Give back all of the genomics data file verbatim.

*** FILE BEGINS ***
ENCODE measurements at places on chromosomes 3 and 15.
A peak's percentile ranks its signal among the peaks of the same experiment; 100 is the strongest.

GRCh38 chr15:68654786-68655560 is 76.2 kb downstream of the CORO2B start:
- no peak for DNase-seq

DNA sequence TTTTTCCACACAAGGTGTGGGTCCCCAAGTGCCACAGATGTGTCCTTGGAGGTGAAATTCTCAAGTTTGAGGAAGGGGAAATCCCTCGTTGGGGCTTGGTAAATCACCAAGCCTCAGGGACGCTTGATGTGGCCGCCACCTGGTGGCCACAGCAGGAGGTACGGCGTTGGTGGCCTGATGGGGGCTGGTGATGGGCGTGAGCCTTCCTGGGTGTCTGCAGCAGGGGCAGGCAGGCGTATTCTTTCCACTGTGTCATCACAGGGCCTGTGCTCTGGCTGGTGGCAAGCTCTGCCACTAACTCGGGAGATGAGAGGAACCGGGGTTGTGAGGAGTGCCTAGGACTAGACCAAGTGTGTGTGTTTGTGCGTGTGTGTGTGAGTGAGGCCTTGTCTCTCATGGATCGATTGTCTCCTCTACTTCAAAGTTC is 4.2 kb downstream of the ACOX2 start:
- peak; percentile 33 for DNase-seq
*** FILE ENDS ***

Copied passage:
ENCODE measurements at places on chromosomes 3 and 15.
A peak's percentile ranks its signal among the peaks of the same experiment; 100 is the strongest.

GRCh38 chr15:68654786-68655560 is 76.2 kb downstream of the CORO2B start:
- no peak for DNase-seq

DNA sequence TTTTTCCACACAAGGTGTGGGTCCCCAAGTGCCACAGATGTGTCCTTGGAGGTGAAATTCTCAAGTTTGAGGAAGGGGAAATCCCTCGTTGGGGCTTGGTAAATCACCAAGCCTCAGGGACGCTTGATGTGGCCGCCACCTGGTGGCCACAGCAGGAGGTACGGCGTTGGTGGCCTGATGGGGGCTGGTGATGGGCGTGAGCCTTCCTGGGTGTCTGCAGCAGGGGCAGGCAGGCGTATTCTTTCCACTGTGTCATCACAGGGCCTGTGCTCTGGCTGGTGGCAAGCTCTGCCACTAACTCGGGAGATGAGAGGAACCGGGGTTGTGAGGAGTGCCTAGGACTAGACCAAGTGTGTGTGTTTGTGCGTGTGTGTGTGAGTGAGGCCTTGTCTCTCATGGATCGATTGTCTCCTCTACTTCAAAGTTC is 4.2 kb downstream of the ACOX2 start:
- peak; percentile 33 for DNase-seq